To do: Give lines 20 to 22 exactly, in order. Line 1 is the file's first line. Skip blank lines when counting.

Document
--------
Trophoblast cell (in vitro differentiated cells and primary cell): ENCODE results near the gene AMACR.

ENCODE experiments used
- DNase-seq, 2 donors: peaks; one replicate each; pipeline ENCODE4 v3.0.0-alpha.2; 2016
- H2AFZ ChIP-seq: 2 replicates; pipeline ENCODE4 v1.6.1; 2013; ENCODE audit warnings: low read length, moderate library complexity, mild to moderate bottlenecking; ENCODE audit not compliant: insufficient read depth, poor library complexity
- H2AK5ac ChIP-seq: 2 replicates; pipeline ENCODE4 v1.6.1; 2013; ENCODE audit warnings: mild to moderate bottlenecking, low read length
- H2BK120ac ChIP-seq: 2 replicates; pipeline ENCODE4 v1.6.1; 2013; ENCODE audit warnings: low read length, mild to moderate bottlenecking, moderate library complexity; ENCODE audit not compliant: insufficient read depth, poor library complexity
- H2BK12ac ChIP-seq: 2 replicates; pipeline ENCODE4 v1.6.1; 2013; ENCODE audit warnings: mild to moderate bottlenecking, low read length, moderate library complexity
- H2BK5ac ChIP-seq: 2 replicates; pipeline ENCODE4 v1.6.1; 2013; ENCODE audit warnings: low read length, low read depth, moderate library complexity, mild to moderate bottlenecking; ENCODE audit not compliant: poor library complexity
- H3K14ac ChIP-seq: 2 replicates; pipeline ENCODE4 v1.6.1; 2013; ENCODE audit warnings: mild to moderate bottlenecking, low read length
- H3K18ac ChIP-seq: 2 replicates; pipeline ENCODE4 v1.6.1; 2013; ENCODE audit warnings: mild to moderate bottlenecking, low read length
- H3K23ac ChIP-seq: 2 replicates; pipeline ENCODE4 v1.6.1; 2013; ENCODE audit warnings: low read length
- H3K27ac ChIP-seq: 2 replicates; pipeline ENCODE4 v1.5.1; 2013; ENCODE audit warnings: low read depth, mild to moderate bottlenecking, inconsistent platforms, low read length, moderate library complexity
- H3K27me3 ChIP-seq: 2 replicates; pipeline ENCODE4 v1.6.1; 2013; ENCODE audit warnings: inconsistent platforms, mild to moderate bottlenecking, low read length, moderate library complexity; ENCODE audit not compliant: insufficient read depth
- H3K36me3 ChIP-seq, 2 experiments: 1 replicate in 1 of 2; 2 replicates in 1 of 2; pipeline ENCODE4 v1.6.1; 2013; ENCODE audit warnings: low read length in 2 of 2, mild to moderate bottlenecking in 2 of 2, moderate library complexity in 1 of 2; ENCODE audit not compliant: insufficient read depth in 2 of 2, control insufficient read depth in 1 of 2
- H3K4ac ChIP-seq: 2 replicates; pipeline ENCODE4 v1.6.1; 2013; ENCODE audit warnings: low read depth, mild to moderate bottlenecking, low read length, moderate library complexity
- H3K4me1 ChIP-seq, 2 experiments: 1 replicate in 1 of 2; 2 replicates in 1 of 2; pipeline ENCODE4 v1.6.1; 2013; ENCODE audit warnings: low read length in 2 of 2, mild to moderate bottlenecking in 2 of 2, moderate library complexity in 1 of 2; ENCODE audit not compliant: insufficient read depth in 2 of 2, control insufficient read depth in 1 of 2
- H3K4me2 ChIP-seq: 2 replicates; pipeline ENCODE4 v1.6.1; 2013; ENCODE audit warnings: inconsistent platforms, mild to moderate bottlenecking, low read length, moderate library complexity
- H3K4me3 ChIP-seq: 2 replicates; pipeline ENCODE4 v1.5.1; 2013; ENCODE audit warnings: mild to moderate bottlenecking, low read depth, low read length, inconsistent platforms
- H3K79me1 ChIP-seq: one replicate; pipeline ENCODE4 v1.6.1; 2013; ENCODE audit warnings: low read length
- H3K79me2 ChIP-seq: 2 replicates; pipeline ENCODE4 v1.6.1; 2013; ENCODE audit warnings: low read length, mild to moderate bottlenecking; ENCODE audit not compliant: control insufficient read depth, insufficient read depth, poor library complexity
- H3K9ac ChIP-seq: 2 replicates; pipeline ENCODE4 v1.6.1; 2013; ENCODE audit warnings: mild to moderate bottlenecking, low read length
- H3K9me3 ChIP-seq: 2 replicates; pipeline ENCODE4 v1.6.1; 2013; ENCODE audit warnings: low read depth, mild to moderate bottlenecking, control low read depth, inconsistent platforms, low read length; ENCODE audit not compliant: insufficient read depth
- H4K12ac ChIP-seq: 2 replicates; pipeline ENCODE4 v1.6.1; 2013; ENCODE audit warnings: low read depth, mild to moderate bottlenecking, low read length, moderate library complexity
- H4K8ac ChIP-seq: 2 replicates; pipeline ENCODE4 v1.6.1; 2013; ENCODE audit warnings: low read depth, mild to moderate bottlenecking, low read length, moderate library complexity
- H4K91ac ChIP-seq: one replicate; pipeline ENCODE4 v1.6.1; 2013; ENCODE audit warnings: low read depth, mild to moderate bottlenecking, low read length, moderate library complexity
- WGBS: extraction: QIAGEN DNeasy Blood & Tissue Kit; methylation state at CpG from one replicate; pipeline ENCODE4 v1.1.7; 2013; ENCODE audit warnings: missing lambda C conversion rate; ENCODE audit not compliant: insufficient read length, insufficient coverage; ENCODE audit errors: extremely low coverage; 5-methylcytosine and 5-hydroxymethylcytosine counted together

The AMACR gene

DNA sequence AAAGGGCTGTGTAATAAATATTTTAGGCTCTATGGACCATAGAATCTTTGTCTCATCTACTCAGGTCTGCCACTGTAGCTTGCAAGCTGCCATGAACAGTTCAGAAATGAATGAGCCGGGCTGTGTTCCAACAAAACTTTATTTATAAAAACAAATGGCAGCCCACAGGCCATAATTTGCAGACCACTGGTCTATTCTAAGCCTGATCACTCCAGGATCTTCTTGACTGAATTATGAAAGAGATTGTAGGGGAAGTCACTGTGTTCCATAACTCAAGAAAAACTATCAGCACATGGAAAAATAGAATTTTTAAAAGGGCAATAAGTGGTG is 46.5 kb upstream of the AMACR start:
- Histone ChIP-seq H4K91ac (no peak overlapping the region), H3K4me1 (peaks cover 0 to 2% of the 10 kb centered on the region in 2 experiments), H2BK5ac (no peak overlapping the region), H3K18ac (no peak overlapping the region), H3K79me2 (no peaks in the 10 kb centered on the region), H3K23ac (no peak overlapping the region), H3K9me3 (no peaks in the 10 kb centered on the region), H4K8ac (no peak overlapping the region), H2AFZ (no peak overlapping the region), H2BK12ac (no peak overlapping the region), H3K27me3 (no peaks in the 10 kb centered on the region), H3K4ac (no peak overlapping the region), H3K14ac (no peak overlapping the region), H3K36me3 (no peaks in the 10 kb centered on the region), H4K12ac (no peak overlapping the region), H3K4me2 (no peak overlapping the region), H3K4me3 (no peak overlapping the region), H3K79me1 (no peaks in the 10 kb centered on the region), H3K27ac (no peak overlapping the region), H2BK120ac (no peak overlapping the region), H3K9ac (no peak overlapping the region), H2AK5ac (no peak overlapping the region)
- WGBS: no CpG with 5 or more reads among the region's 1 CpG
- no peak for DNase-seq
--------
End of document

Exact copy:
- H3K79me2 ChIP-seq: 2 replicates; pipeline ENCODE4 v1.6.1; 2013; ENCODE audit warnings: low read length, mild to moderate bottlenecking; ENCODE audit not compliant: control insufficient read depth, insufficient read depth, poor library complexity
- H3K9ac ChIP-seq: 2 replicates; pipeline ENCODE4 v1.6.1; 2013; ENCODE audit warnings: mild to moderate bottlenecking, low read length
- H3K9me3 ChIP-seq: 2 replicates; pipeline ENCODE4 v1.6.1; 2013; ENCODE audit warnings: low read depth, mild to moderate bottlenecking, control low read depth, inconsistent platforms, low read length; ENCODE audit not compliant: insufficient read depth